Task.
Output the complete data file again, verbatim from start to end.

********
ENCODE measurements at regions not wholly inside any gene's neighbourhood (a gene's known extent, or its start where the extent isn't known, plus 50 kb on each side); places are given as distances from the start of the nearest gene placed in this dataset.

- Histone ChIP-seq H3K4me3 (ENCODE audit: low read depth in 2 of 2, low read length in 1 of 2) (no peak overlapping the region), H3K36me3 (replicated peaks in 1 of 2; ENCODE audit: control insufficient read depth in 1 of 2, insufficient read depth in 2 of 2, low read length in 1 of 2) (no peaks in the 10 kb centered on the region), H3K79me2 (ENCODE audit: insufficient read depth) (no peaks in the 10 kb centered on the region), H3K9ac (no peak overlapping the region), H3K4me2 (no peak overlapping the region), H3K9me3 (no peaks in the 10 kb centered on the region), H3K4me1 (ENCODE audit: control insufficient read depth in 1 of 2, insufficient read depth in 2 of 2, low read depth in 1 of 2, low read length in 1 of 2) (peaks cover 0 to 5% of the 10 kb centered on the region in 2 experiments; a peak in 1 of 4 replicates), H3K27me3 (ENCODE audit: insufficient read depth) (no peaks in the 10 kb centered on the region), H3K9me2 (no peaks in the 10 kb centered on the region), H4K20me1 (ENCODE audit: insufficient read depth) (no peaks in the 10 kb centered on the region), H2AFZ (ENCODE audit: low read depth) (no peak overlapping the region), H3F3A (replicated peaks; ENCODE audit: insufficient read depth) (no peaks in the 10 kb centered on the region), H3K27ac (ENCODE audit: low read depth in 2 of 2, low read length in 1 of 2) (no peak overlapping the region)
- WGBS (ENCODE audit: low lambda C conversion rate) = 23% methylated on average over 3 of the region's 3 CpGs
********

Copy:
ENCODE measurements at regions not wholly inside any gene's neighbourhood (a gene's known extent, or its start where the extent isn't known, plus 50 kb on each side); places are given as distances from the start of the nearest gene placed in this dataset.

- Histone ChIP-seq H3K4me3 (ENCODE audit: low read depth in 2 of 2, low read length in 1 of 2) (no peak overlapping the region), H3K36me3 (replicated peaks in 1 of 2; ENCODE audit: control insufficient read depth in 1 of 2, insufficient read depth in 2 of 2, low read length in 1 of 2) (no peaks in the 10 kb centered on the region), H3K79me2 (ENCODE audit: insufficient read depth) (no peaks in the 10 kb centered on the region), H3K9ac (no peak overlapping the region), H3K4me2 (no peak overlapping the region), H3K9me3 (no peaks in the 10 kb centered on the region), H3K4me1 (ENCODE audit: control insufficient read depth in 1 of 2, insufficient read depth in 2 of 2, low read depth in 1 of 2, low read length in 1 of 2) (peaks cover 0 to 5% of the 10 kb centered on the region in 2 experiments; a peak in 1 of 4 replicates), H3K27me3 (ENCODE audit: insufficient read depth) (no peaks in the 10 kb centered on the region), H3K9me2 (no peaks in the 10 kb centered on the region), H4K20me1 (ENCODE audit: insufficient read depth) (no peaks in the 10 kb centered on the region), H2AFZ (ENCODE audit: low read depth) (no peak overlapping the region), H3F3A (replicated peaks; ENCODE audit: insufficient read depth) (no peaks in the 10 kb centered on the region), H3K27ac (ENCODE audit: low read depth in 2 of 2, low read length in 1 of 2) (no peak overlapping the region)
- WGBS (ENCODE audit: low lambda C conversion rate) = 23% methylated on average over 3 of the region's 3 CpGs